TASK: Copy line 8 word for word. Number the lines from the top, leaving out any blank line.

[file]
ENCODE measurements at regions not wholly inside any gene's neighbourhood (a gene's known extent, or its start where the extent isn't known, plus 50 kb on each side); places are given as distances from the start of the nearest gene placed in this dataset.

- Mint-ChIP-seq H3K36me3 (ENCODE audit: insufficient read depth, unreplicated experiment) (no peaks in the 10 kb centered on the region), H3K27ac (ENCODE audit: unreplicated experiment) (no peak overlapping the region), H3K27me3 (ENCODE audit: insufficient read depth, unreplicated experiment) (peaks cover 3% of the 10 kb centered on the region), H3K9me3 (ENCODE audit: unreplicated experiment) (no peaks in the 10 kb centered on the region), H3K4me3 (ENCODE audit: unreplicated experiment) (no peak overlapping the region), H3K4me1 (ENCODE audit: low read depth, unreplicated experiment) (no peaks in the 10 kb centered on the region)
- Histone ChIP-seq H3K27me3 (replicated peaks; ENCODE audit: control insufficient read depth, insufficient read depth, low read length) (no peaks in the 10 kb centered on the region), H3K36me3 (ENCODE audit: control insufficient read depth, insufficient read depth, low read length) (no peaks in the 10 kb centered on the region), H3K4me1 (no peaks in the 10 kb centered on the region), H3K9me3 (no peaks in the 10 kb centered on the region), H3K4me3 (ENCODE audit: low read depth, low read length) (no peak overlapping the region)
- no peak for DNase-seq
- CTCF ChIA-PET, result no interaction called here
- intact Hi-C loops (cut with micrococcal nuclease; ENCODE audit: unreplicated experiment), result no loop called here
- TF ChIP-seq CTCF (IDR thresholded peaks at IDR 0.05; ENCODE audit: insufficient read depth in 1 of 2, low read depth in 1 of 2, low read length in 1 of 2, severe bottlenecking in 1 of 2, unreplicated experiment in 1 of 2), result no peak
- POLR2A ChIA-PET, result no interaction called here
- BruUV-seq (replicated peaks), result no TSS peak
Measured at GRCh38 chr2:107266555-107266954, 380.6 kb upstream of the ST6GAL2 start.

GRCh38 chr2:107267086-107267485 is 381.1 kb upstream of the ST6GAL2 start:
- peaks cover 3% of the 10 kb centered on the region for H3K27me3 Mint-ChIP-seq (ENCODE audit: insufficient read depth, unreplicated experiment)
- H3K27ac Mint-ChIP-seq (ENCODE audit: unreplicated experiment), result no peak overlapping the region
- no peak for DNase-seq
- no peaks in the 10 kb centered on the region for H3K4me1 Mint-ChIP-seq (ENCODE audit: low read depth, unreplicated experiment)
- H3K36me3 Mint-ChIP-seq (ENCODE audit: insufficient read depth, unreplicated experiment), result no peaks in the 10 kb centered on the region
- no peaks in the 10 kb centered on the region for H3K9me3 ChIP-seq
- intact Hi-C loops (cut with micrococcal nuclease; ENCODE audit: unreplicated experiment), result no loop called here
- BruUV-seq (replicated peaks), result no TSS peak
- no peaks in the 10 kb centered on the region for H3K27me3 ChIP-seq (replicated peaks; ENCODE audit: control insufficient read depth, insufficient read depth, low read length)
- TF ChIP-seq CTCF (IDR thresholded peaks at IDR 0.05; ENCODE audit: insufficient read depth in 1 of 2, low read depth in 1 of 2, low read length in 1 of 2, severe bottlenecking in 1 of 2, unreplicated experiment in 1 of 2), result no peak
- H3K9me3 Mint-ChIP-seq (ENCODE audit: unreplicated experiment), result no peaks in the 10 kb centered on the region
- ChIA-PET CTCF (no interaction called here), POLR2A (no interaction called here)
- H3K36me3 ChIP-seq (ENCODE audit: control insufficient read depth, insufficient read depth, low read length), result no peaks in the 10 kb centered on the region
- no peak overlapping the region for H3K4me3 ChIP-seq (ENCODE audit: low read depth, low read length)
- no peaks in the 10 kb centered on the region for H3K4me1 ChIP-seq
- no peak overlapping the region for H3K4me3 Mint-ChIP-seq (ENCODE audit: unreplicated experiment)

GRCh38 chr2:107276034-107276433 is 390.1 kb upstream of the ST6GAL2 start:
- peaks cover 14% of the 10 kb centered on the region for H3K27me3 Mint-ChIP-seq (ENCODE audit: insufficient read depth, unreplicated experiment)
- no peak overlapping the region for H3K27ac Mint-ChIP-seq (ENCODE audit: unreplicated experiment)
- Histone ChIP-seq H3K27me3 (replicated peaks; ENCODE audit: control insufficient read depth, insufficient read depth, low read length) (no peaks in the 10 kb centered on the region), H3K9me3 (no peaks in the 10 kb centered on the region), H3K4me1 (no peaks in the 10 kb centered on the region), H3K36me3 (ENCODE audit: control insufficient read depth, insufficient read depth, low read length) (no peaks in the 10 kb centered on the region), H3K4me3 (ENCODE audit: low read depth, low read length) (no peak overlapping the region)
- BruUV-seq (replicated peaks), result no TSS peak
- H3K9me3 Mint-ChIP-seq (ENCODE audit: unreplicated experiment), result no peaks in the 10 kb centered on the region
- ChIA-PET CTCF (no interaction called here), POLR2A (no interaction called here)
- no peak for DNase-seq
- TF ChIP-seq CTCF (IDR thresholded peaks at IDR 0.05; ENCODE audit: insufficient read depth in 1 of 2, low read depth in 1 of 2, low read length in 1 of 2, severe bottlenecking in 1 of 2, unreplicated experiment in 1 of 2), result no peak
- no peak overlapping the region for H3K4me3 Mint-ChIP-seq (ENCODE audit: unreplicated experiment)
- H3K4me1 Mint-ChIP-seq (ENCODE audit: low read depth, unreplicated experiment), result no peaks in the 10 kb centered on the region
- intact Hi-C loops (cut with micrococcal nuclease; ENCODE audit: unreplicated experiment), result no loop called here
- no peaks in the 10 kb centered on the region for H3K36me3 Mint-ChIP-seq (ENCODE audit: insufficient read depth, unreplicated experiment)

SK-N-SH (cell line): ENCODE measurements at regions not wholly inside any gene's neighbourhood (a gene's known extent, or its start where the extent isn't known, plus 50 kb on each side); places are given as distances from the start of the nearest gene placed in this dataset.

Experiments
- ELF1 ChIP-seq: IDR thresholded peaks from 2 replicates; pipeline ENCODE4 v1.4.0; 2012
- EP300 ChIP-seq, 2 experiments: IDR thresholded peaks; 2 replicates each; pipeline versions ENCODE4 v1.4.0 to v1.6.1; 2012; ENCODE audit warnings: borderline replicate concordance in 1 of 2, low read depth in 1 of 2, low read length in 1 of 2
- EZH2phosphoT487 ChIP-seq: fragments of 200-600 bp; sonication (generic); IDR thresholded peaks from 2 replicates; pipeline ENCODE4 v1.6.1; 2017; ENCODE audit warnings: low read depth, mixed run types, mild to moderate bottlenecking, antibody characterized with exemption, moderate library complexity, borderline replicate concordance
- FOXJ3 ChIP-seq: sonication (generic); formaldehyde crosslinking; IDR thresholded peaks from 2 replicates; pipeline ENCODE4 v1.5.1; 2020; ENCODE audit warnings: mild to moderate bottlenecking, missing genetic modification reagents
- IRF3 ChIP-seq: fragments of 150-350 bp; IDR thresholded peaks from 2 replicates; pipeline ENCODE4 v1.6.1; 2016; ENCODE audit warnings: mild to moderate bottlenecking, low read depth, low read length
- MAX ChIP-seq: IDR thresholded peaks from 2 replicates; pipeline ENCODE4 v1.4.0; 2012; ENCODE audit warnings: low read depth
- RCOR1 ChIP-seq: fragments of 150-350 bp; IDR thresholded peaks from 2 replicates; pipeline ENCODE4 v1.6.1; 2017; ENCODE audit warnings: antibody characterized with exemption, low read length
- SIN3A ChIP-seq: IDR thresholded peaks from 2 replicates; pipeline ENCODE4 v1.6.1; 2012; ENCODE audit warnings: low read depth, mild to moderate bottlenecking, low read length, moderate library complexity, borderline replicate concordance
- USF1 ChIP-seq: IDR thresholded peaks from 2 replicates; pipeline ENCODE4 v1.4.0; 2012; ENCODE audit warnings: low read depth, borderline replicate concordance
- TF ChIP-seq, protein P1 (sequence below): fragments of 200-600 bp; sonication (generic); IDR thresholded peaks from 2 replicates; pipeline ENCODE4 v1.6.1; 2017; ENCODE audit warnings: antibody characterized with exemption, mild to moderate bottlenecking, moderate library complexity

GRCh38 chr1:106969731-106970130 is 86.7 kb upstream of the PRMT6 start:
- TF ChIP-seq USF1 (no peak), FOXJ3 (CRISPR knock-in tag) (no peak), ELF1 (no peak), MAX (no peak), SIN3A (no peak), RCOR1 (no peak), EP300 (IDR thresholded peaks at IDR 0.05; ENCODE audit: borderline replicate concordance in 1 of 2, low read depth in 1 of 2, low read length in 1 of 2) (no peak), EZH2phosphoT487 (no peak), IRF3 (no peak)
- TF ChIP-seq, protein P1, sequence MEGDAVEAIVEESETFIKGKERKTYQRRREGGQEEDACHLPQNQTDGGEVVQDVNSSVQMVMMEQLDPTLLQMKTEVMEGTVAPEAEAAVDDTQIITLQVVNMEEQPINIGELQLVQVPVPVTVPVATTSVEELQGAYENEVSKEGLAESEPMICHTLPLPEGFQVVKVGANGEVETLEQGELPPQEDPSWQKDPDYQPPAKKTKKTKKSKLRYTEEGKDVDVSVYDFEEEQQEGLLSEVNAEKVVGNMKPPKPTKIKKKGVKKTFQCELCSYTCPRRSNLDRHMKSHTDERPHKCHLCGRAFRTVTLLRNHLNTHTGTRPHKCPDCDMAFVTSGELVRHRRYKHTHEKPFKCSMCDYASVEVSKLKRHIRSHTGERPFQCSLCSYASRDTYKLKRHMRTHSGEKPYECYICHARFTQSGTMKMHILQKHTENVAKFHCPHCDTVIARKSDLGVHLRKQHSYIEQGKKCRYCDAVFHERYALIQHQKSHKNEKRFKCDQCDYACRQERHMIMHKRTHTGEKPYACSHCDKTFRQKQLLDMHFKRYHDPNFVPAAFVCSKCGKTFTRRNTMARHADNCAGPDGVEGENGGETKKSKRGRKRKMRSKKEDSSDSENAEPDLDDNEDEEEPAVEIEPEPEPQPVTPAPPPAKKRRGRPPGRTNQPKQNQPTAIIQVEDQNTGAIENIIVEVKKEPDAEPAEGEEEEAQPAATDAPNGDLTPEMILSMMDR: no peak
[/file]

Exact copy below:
- POLR2A ChIA-PET, result no interaction called here